The Drupal CMS team has fixed a highly critical security flaw that allows hackers to take over a site just by accessing an URL.
Drupal site owners should immediately —and we mean right now— update their sites to Drupal 7.58 or Drupal 8.5.1, depending on the version they're running.
The Drupal team pre-announced today's patches last week when it said "exploits might be developed within hours or days" after today's disclosure.
The security flaw is indeed a severe one, with the Drupal team assigning it a severity score of 21 (on a scale of 1 to 25).
Drupal affected by unauthenticated RCE flaw
The bug —tracked under the CVE-2018-7600 identifier— allows an attacker to run any code he desires against the CMS' core component, effectively taking over the site.
The attacker doesn't need to be registered or authenticated on the targeted site, and all the attacker must do is to access an URL.
The Drupal community has already nicknamed this bug as Drupalgeddon2 after the Drupalgeddon security bug (CVE-2014-3704, SQL injection, severity 25/25) disclosed in 2014 that led to numerous Drupal sites getting hacked for years afterward.
No PoC available. No attacks detected (yet).
There is no public proof-of-concept or exploit code currently available online, but researchers have already started digging through the Drupal patches to determine what was patched.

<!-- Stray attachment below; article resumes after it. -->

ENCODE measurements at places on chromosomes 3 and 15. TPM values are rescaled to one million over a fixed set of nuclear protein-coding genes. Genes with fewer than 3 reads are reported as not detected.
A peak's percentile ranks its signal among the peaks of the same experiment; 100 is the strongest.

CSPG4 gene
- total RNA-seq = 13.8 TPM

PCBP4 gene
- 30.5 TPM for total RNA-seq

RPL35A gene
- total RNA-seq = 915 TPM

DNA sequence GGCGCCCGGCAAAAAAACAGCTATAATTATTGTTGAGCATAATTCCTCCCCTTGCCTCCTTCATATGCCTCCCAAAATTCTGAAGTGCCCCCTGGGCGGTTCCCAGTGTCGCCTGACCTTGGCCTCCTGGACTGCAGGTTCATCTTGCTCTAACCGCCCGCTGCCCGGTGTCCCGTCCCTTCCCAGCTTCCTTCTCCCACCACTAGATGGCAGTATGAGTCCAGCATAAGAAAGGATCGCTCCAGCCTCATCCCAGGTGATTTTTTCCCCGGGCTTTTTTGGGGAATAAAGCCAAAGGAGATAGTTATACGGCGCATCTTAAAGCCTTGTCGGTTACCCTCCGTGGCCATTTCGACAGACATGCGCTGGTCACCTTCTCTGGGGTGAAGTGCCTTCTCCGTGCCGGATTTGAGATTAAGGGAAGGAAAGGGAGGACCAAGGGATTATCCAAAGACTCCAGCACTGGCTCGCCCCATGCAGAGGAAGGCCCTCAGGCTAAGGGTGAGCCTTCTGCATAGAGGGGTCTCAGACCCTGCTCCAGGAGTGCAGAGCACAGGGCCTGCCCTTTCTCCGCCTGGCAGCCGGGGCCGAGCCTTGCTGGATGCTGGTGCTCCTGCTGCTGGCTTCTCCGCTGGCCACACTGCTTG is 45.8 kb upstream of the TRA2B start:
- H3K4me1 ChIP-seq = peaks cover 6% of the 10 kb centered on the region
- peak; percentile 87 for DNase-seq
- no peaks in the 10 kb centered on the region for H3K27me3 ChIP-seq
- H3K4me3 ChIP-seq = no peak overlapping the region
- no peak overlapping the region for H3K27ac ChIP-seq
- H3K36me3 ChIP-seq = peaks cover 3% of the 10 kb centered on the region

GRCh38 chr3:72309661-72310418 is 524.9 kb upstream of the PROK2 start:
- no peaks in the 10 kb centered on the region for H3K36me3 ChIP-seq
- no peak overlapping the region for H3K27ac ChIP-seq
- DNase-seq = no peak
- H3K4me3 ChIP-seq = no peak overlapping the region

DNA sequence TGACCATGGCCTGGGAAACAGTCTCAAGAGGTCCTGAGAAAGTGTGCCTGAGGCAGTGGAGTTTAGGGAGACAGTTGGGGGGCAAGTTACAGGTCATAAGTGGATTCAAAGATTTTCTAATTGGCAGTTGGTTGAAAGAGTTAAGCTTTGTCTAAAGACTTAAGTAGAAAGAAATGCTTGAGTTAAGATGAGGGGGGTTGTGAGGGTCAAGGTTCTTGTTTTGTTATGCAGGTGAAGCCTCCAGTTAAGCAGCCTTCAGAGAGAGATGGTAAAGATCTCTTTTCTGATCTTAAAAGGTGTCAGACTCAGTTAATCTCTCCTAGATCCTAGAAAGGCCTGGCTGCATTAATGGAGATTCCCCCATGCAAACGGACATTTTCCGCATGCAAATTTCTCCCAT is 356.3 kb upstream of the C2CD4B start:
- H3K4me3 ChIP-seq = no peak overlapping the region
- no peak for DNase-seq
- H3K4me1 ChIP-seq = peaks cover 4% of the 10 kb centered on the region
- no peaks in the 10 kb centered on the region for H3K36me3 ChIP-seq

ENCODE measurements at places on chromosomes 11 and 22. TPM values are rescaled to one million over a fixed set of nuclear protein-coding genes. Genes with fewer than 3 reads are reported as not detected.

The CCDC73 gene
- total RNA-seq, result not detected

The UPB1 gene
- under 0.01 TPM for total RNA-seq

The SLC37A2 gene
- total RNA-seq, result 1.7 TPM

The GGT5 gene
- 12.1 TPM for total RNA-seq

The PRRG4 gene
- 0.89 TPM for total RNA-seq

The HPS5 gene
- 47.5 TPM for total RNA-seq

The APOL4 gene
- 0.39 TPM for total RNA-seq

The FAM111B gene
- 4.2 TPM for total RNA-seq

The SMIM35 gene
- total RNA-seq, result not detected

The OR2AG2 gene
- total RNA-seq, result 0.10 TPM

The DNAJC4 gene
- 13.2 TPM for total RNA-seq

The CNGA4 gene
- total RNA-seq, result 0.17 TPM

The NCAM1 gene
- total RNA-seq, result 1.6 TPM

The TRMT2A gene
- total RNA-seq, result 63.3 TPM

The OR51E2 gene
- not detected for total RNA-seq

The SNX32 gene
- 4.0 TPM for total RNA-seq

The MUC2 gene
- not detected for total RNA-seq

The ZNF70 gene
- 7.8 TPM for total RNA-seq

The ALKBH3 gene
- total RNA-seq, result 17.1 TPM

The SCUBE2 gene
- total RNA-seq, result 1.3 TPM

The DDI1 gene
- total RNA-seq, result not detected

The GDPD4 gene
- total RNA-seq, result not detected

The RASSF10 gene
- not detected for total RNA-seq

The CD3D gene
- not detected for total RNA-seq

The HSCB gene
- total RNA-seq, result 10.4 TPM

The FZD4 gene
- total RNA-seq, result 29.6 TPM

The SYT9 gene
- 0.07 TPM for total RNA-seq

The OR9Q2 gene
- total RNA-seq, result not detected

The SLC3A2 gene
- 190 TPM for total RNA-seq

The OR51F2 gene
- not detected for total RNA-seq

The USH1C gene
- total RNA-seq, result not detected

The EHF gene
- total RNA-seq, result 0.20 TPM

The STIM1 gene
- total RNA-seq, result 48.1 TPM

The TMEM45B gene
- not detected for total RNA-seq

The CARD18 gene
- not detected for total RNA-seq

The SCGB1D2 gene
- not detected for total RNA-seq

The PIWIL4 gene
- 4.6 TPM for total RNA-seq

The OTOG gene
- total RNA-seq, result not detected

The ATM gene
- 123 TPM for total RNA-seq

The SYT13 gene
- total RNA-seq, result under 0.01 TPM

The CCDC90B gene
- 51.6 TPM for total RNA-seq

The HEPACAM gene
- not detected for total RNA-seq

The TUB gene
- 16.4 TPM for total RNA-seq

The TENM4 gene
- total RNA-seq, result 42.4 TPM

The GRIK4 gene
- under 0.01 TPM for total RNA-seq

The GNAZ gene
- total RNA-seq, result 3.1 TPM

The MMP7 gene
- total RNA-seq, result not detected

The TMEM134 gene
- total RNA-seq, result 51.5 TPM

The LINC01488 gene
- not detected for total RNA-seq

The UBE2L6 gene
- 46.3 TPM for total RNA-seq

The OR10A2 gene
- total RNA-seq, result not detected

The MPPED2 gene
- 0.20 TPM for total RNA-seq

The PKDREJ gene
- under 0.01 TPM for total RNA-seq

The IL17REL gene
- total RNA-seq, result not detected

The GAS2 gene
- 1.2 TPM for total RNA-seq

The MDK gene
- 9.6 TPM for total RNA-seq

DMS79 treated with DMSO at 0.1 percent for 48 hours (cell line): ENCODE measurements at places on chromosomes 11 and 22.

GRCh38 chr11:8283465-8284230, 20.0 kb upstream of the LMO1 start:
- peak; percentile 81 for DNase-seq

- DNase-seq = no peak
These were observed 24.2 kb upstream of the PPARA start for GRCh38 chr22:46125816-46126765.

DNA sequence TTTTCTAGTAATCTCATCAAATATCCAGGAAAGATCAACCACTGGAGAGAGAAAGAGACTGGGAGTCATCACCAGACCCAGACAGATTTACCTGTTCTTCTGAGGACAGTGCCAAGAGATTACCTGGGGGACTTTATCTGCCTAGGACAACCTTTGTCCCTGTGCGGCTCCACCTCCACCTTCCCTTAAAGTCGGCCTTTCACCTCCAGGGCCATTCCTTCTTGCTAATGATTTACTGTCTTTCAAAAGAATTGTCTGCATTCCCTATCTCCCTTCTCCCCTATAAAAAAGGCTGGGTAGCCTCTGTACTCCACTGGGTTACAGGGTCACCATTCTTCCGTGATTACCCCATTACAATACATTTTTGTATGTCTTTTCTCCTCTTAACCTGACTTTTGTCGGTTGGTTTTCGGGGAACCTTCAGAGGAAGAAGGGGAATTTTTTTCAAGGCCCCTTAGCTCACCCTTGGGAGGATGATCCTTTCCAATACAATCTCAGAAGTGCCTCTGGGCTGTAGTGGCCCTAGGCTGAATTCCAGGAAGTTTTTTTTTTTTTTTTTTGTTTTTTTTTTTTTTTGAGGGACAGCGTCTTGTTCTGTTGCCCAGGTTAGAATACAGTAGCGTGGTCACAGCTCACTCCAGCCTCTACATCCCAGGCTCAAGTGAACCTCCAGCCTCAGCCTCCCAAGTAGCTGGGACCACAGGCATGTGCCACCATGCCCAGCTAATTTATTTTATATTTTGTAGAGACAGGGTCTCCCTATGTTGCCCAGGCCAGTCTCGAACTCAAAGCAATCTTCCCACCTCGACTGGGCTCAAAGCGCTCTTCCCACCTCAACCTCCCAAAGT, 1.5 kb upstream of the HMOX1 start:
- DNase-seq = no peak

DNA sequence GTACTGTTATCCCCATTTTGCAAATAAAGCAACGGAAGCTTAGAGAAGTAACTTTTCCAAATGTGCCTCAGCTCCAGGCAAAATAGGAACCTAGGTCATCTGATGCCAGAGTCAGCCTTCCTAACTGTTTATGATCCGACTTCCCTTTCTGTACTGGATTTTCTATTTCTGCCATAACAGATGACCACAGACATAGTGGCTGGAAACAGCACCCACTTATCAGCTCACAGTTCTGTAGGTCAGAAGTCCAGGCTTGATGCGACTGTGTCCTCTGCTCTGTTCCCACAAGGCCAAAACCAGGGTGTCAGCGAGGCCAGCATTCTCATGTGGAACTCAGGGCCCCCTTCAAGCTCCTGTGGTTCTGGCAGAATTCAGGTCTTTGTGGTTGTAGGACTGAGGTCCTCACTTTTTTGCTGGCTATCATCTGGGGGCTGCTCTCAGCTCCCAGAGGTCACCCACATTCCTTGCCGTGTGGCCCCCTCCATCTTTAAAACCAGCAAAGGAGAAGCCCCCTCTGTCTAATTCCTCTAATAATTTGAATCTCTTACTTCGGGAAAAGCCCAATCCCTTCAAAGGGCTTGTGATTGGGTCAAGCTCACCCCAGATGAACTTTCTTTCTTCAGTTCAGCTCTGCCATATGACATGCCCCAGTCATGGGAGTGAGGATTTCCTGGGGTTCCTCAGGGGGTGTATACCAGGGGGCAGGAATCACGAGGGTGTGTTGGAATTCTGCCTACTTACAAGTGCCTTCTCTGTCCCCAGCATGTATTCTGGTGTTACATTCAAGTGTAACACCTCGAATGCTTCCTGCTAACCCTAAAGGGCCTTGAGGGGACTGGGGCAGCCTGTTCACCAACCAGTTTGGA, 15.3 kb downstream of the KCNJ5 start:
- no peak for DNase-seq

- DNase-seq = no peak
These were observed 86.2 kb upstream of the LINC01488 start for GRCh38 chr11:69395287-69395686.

Drupal developers credited Jasper Mattsson, an employee of Drupal security auditing firm Druid, for discovering the flaw.
The Drupal team says it was not aware of any attacks exploiting the flaw when they published their security alert, but everyone from the official Drupal team to independent security researchers expect this vulnerability to enter active exploitation within hours or days.
Patching should not be ignored. Even the main Drupal homepage was taken down today for half an hour to apply the Drupalgeddon2 patch.
EOLed Drupal 6 also affected
Besides fixes for Drupal's two main branches —7.x and 8.x— the Drupal team announced patches for the ancient 6.x branch that was discontinued in February 2016.
Web firewall products are expected to receive updates in the following days to handle exploitation attempts.
Drupal developers recommend patching first, but if this isn't possible applying mitigation solutions such as temporarily replacing a Drupal site with a static HTML page, so the vulnerable Drupal site would not serve the vulnerable URLs to visitors.
In addition, staging and in-dev Drupal installations should be updated or taken down completely until the patch can be applied.
Drupal CMSs have a market share of around 9%
According to BuiltWith.com, Drupal currently powers over one million sites and has a 9% market share among the top 10K most popular sites.
If you're a WordPress admin and have been ridiculed by Drupal site owners for running a vulnerability-prone CMS, the #Drupalgeddon2 Twitter hashtag can offer some moral satisfaction, vicious trolling, and some funny memes.